My Love-Hate Relationship With Planning


I love my details. I love knowing open hours and locations of the attractions I’m interested in, putting all that information on an Excel sheet, and planning my itinerary around that info. I love knowing that it’ll only take 15 minutes to walk from one place to another, or that a metro day-pass costs about 10 USD, that you don’t need a visa to get into whatever country, how much a ticket to the museum costs, how much I’ll probably spend at a restaurant, and when the free tour starts all before I step foot on the plane.

You know what I hate? Planning. It takes forever. You need to leave enough time that you’re not rushed but not so much time that you have “nothing to do” for two hours. You want to immerse yourself and take in the new sights, but you don’t want to wander for the whole day. Striking that balance and trying to stuff everything you want to do into a matter of days is… is not fun.

I know that what I do isn’t exactly normal, but I didn’t think it was all that weird either. But I started working out the details for an Asia tour for February/March 2018 yesterday and when I asked my sister to help (since I’m going with her), she said my planning drives her crazy. (She did end up helping though. Because she’s awesome.)

Preliminary flight planning.
All I did was ask her to help look up prices… I’m the one that had to type out the 24 different flight paths.

So do I generally spend a shit-ton of time on planning? Yup. But I like to think of it as an investment: I save our group time by getting rid of stupid questions (“Where should we go next?”) and as you can see above, I’m saving ~$570 potentially per person.

Rough notes for Montreal.
Rough notes for a trip to Montreal. I didn’t even include the hours. Livin’ on the edge and all.

And then in case you couldn’t tell from my master travel packing checklist, I’m cautious of emergencies. I like having hard copies of everything: flight info, hotel info, emergency numbers, credit card numbers, credit card company phone numbers, check-in and check-out times, conversion rates, whatever. And then battery packs, emergency cash, the usual. Having everything in my back pocket makes me feel better.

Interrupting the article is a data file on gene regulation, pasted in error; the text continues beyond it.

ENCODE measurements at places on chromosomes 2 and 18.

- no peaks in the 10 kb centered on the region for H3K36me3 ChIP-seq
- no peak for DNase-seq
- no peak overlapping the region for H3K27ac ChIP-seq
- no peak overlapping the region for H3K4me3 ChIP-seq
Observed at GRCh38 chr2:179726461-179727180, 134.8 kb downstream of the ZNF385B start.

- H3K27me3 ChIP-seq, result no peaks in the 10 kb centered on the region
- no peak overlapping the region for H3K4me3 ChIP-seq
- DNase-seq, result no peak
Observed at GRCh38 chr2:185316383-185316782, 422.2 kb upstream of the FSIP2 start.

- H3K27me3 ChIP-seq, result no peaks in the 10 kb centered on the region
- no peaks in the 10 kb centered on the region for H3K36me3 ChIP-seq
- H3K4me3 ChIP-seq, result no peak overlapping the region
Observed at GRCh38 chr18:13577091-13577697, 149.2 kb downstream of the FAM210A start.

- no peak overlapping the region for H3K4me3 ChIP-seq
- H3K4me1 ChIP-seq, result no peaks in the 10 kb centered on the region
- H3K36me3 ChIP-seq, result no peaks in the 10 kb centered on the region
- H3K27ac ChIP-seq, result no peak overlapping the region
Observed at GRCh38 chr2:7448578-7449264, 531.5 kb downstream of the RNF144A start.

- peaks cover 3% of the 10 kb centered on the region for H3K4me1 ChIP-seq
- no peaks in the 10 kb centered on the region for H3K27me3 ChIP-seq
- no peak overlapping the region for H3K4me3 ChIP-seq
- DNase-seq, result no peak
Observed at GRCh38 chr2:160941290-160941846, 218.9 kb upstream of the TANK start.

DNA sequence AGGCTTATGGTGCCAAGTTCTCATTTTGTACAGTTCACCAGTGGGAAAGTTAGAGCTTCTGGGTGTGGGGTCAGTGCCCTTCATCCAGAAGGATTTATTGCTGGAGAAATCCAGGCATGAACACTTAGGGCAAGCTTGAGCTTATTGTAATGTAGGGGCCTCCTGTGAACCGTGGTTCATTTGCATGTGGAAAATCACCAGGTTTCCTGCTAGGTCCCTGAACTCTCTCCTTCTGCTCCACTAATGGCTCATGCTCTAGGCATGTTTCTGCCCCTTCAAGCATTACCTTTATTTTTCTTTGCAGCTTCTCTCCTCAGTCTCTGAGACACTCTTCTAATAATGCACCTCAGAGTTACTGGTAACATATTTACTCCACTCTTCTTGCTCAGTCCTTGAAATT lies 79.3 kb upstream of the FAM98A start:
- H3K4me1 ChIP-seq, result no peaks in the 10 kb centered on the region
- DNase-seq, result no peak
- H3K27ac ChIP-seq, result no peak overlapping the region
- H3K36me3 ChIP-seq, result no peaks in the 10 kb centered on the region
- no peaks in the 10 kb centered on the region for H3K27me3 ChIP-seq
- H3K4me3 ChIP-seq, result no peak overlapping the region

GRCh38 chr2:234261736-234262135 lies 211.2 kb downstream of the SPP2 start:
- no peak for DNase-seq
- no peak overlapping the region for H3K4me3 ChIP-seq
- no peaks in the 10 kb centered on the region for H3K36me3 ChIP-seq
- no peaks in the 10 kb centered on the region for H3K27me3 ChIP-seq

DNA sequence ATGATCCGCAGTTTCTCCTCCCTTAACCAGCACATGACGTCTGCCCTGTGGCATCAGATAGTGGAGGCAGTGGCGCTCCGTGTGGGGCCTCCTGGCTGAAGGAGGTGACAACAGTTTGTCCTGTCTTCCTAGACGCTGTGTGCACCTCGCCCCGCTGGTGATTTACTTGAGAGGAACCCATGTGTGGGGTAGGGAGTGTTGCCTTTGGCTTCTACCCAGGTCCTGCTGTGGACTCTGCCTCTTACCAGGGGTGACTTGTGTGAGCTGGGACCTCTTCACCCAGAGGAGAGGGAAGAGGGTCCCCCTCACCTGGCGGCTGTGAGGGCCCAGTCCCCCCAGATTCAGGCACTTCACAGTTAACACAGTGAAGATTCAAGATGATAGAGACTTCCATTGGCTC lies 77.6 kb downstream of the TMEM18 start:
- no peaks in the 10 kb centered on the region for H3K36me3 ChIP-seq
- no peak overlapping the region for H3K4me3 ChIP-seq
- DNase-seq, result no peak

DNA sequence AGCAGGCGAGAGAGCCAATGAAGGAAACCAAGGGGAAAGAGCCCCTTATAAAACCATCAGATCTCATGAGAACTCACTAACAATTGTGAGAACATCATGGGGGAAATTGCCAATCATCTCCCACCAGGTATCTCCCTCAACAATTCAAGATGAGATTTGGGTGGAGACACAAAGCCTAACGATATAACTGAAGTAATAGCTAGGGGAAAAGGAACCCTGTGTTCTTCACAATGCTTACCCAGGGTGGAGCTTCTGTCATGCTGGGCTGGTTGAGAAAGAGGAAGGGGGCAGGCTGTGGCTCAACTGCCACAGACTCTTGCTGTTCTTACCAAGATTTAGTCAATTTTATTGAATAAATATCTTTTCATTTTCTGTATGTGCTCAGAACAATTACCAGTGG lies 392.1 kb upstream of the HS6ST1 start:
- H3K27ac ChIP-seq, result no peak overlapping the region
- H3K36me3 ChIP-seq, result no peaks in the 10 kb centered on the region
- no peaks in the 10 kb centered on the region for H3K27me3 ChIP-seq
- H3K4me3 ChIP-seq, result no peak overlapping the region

See also: Tips for Packing Light.

It’s also kind of necessary for groups. I had no problems during my month in Europe and I only had a rough path itinerary that I drastically changed and altered along the way. I didn’t have any plans for any of the cities I hit and generally relied on a hostel map to get me around. But with groups, you get conflicting opinions, varying budgets, and wildly different ideas of fun. One person might like museums, another might like beaches, and yet another might prefer events. And then you get the one-hour discussions on what to eat, where to go next, how to get there, and when to go where. (I wish one-hour was an exaggeration, but it’s not even a maximum.)

And it kind of gets me pumped up. Like “Wow, this is happening, I’m going to see [insert cool thing here].” Having to look up all the numbers and locations and prices makes it that much more real. Budgeting and starting to save up makes it that much more real. Sometimes (rarely), I spend all that time planning just to get excited and end up not using the information. It’s just so easy to get wrapped up in it.

See also: Things to do in Bologna, Italy.

Just wanted to share. Do you generally plan or do you usually wing it? Do you like to plan? Do you like winging it? Let me know in the comments below!

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